I hate what is happening in our society today. I honestly don’t believe it is a gun problem. Strider shared this blog post with me and I had to agree with the author. Another post I read recently talked about how the norm for kids today is entitlement (they are not the only ones!). They want it their way or else. I do not think it is right for teachers to need to be armed (Mum asked me if I knew of any of my previous teachers who could have handled a gun. I just looked at her. I think the majority could have. Except for my French teacher. Most of us were pretty sure he was part Jedi and related to Yoda…). I do know there are schools with security doors (the first time Strider went through one of those in Portland, he was very impressed!) and even those can be tricked. (there is a movie, ‘Pay it Forward,’ that used that sort of incident to set up the story—GOOD movie) The thing about my teachers in the 80’s though, students respected them to the point that if they screwed around, they knew they would face consequences. (even the star football players who jumped in the school pool while in uniform–and added cheerleaders–when we won a certain game in 1982.)

There appears to be a lack of respect out there. Teachers are often afraid of what a parent will say if their child is not doing well. Many kids are catered to in order to pass tests or classes. (this is not just an opinion, I’ve seen this inaction.) When Strider was in school, he got bullied a lot. He ended up attending classes to help him deal with the bullies. Kids who were in their regular classes, continuing to be jerks. In Elementary school a boy had to write him one of those ‘I’m sorry’ notes. The other boy did, but laughed later. In High School a teacher left her grade book out. A student found it, saw his grade and forced her to change it. No one got into trouble, but my son was appalled.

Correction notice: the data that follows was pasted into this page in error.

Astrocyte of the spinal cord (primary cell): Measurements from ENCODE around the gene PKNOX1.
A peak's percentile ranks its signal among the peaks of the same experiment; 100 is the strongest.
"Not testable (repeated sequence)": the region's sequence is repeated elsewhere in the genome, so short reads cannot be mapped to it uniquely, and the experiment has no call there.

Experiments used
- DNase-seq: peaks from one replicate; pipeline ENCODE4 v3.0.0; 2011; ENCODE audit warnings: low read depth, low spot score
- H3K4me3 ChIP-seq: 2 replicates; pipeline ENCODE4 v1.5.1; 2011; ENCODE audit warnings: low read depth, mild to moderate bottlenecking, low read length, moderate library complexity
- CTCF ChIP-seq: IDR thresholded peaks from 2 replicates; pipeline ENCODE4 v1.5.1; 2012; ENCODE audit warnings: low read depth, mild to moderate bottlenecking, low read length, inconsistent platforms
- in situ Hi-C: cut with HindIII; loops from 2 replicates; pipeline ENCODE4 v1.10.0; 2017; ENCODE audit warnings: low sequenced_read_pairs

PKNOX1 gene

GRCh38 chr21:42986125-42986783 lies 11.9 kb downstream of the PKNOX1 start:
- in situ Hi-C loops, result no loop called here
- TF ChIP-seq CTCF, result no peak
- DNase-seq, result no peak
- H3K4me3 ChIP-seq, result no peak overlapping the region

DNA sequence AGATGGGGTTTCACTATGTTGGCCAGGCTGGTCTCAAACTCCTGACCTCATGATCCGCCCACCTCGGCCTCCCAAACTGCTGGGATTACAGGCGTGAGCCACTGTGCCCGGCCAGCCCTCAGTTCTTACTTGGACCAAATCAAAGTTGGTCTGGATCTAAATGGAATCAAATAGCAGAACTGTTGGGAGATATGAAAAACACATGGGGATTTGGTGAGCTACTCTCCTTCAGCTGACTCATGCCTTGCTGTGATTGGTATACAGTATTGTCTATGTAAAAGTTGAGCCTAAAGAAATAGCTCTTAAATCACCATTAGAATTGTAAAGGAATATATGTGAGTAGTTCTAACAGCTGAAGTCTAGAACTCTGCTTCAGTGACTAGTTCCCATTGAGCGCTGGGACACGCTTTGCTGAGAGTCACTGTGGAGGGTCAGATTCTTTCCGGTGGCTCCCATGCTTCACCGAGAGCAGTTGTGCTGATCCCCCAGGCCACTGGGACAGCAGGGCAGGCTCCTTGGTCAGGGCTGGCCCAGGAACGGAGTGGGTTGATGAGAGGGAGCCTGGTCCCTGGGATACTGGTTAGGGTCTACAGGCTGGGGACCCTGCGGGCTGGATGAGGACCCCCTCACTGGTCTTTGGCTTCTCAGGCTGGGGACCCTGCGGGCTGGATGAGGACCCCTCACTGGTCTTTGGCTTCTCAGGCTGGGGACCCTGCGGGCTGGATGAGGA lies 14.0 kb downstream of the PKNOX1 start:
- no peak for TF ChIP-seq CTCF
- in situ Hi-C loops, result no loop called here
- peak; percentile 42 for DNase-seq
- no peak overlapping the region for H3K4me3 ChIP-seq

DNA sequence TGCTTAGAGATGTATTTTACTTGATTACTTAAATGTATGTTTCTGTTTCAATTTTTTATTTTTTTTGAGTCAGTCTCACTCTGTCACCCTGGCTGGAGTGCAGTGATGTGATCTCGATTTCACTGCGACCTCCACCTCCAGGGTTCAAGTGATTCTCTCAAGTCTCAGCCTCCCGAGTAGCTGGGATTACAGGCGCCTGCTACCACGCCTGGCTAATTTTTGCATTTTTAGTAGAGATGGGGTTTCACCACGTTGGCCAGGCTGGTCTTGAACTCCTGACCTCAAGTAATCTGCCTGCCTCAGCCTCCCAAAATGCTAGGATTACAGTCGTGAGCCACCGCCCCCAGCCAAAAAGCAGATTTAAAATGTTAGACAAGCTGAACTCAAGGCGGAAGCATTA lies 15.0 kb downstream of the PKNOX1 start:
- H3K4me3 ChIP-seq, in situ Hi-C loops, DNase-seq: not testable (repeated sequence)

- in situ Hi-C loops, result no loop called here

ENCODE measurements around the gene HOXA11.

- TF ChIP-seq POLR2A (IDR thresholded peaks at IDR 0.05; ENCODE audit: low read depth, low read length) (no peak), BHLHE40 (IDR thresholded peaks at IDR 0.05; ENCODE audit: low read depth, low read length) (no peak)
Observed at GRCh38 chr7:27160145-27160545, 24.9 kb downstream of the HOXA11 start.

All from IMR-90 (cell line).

I wrote all that to say this. Violence in our society is much deeper than needing new laws or taking something away. I know this is an opinion of a gal from the PNW (that includes AK). I don’t have an answer, but I can contact lawmakers to express my concerns. I also have two sons who were raised to be first responders and strong citizens. They may be on opposite sides of this terrible problem, but I trust them to do what is right and needed because they will be on the front lines of whatever happens next, picking up the pieces. (God, protect them.)

14 thoughts on “No Simple Answer

  1. I agree with you. It’s not the guns that are the problem. It’s the certain people that do wrong by them.
    My son knows how to shoot an has also learned the safety rules with them. We do not have a gun (other than a pellet gun) in the house but I feel like he needs to know these things. A lot of people would say, “Well, you’re in Texas. I would expect you to be that way.” It doesn’t matter where a person is from. We have the 2nd amendment right to bear arms!

    Liked by 1 person

  2. As a Veteran, I understand both sides. Yes, people should keep their guns; however, we should probably take them from those who can’t pass a psych evaluation. I’m sorry, but I’ve seen some real crazy people get guns. (CREEPY) I went to basic with a kid, who I had to report because when we were practicing dimes in the bay (sleeping area) he was pretending to shoot all of us while grinning like Satan. Absolutely, terrified me. Enemies aren’t supposed to be on the homefront. Ya know? The world has turned so scary.

    **Love the jacket by the way ❤ **

    Liked by 1 person

  3. Nothing to create upset here. You spoke from the heart and I do completely agree with “Violence in our society is much deeper than needing new laws or taking something away. ” I do think some laws are part of the mix because the US is the only First World country that has our scale of murder. Either the easy availability of lethal weapons is part of the problem OR Americans are uniquely bloodthirsty. I refuse to believe the second about my fellow citizens.

    Liked by 1 person